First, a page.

An international research team conducted a large study and learned that genetic factors from both mothers and babies interact to influence birth weight. The researchers identified 190 genetic signals from variants affecting birth weight, of which 129 signals were new discoveries. The researchers also demonstrated that some of the mother’s genes were not inherited by the baby, but they did influence the baby’s uterine environment during pregnancy.
Why it matters:
Size at birth influences diseases in later life. Analyzing how genes from both mothers and babies affect a child’s birth weight is important because relatively high or low birth weights are known to track with an increased lifelong effect on health, raising risks of high blood pressure and metabolic diseases, such as type 2 diabetes. The new findings may allow researchers to devise novel intervention strategies to alleviate such risks.
Who conducted the study:
The study involved more than 200 scientists from 20 nations in the Early Growth Genetics (EGG) Consortium, including three CHOP genetics researchers: Hakon Hakonarson, MD, PhD, director of the Center for Applied Genomics (CAG) at Children’s Hospital of Philadelphia; Struan F. A. Grant, PhD, co-director of Center for Spatial and Functional Genomics at CHOP; and Diana L. Cousminer, PhD, a geneticist at CHOP. Rachel M. Freathy, PhD, of the University of Exeter, U.K., and four colleagues, from the Universities of Cambridge, Oxford and Bristol, co-led the study.
How they did it:
The study team performed genome-wide association studies and other analyses of genetic data from 200,000 mothers, as well as birth weights of their children, along with genetic data and birth weights from 321,000 individuals from the UK Biobank and the EGG Consortium. CHOP contributed a substantial collection of trans-ethnic pediatric data from CAG. The team used novel statistical techniques to separate the respective contributions of the mothers’ genes and the babies’ genes to the babies’ birth weight.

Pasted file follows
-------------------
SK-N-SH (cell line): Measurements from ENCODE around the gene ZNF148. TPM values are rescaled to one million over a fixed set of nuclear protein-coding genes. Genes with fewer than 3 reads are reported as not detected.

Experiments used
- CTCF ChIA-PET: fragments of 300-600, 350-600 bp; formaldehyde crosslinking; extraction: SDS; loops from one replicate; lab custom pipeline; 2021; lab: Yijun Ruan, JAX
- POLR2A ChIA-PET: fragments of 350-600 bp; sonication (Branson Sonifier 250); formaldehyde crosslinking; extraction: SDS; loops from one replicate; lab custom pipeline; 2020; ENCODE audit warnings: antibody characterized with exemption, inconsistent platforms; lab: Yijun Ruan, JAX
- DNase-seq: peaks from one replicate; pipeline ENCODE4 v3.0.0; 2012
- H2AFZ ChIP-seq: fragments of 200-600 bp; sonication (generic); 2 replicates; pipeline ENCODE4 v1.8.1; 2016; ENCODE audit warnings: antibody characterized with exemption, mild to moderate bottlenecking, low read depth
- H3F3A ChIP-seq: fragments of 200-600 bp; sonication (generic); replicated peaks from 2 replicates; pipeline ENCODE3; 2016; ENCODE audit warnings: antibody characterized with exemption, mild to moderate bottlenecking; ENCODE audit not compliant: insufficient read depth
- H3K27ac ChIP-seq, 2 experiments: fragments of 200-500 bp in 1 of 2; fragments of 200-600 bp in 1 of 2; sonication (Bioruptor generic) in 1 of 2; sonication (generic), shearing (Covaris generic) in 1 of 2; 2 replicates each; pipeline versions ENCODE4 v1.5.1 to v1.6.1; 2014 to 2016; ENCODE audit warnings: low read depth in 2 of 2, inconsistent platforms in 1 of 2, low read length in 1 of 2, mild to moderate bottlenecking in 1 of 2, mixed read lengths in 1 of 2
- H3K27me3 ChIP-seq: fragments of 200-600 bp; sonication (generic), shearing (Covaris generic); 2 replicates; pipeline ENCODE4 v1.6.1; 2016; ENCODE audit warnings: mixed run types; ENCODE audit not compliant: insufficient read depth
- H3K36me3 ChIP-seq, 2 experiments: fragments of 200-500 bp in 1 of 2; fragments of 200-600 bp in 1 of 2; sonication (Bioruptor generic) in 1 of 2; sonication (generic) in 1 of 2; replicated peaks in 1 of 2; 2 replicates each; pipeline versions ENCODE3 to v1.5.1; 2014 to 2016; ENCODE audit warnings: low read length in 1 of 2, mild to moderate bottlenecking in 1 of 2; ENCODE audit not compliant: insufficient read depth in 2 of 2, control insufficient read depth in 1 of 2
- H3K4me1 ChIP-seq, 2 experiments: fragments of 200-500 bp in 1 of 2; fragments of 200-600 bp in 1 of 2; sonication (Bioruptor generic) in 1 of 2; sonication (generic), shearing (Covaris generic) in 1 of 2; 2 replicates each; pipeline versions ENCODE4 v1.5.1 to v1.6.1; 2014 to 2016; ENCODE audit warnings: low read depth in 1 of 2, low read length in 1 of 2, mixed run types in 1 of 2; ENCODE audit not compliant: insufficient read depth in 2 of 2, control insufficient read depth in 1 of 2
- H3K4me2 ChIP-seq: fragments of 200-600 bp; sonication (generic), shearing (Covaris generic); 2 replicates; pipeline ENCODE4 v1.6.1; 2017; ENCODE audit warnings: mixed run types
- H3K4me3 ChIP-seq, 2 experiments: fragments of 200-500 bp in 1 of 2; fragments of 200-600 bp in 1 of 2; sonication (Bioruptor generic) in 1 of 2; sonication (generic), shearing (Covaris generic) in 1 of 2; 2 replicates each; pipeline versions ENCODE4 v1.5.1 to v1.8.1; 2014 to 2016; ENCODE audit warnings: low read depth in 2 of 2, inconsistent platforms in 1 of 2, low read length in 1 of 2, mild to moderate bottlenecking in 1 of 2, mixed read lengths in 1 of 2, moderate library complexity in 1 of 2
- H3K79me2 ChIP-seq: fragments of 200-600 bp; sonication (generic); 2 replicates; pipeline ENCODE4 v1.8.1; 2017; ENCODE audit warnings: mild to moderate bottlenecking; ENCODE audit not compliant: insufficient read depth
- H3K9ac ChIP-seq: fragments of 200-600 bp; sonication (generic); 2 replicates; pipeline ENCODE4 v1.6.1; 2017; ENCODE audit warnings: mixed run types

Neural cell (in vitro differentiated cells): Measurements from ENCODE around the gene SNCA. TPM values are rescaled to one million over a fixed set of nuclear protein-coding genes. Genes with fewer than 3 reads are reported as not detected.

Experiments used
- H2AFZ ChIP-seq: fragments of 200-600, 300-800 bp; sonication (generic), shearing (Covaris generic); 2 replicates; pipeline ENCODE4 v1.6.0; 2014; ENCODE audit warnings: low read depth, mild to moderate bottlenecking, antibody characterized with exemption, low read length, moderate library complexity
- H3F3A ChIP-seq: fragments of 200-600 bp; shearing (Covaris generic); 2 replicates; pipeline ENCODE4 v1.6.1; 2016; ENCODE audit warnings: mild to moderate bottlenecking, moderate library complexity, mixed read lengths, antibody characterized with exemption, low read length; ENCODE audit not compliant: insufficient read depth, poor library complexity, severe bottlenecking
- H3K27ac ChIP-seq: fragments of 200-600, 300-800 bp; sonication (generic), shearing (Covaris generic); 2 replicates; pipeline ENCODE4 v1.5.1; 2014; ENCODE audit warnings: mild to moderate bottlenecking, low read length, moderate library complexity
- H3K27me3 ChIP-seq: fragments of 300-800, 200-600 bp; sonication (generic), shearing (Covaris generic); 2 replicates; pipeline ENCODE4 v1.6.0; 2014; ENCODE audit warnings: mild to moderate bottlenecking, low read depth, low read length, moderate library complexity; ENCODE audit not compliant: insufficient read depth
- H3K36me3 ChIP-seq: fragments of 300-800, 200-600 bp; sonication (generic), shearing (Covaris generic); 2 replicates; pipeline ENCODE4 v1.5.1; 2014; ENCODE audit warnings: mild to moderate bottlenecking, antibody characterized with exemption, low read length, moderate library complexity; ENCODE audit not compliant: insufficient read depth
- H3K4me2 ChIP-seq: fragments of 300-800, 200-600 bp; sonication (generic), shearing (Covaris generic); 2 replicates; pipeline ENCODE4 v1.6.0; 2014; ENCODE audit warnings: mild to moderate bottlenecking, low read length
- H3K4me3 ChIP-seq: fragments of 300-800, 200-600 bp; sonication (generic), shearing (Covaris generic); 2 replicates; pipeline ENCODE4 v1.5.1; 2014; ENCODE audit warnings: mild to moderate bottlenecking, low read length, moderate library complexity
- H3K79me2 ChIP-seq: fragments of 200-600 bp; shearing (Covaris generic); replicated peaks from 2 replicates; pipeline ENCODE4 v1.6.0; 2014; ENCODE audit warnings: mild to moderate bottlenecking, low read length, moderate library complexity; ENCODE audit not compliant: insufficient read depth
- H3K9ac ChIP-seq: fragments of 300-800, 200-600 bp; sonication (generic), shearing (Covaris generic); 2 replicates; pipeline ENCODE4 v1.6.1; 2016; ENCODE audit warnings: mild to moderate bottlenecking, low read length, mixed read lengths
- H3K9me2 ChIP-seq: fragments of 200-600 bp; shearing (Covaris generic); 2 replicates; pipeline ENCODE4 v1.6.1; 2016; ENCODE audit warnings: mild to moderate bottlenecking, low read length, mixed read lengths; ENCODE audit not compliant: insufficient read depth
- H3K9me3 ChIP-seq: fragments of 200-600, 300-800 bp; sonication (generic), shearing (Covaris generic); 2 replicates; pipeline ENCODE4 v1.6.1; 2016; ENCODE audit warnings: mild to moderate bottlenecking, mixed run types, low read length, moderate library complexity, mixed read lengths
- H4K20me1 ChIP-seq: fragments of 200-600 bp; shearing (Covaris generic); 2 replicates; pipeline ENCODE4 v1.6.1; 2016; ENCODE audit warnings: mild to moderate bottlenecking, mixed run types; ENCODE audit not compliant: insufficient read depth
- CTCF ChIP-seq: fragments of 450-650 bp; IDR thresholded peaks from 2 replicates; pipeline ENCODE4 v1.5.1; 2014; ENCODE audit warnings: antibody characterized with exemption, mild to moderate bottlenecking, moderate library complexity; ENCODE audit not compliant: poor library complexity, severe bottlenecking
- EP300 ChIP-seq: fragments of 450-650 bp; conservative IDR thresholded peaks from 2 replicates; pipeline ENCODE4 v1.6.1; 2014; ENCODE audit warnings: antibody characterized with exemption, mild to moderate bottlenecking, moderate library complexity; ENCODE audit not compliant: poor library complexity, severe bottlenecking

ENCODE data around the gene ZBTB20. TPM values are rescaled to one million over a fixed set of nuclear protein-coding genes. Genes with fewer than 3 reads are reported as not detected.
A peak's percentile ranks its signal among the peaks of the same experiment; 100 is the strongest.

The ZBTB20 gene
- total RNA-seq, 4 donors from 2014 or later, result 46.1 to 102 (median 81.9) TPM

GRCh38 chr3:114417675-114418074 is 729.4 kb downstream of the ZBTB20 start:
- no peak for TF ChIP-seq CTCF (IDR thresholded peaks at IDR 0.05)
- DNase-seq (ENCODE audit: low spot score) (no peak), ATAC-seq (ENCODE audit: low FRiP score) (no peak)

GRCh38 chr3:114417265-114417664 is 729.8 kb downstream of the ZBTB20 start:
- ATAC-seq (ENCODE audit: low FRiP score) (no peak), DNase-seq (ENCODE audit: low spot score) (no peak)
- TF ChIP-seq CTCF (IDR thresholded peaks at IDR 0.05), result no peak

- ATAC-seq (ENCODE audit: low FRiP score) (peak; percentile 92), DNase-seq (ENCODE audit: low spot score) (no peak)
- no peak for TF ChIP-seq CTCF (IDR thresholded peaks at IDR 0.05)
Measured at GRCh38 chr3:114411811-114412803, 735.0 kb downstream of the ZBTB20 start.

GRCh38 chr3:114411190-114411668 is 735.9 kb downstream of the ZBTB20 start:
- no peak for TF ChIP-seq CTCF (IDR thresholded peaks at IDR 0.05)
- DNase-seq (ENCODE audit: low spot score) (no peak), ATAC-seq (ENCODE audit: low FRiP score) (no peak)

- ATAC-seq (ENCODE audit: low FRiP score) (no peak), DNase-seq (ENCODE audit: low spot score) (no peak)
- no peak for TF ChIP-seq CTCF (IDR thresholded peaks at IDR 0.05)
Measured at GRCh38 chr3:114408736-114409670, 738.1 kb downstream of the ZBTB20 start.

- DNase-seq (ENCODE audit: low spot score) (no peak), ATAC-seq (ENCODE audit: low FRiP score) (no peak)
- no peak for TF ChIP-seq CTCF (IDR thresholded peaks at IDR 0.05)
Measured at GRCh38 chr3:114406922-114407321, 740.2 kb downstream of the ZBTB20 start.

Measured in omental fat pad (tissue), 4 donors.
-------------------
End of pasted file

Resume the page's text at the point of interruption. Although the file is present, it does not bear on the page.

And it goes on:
“The current study supports the importance of optimizing maternal-fetal health so that newborns have the healthiest birth weight possible,” Dr. Grant said. He added that improvements in care may draw on future medical interventions using a precision medicine approach informed by knowledge of prenatal genetic influences. Such approaches align with CHOP’s Lifespan Initiative, aimed at discovering early life interventions that can improve health in adolescence and adulthood.
Future research in this area will include longitudinal analyses over a longer time course, investigating childhood obesity and growth during puberty, a specific focus of Dr. Cousminer.
“Because both intrauterine and postnatal growth trajectories may affect health outcomes later in life, future work should focus on a lifelong view to maximizing health,” Dr. Cousminer said.
Where the study was published:
The study “Maternal and fetal genetic effects on birth weight and their relevance to cardio-metabolic risk factors” appeared online in Nature Genetics.
Where to learn more:
Get more details on CHOP News, and read the University of Exeter press release about this study.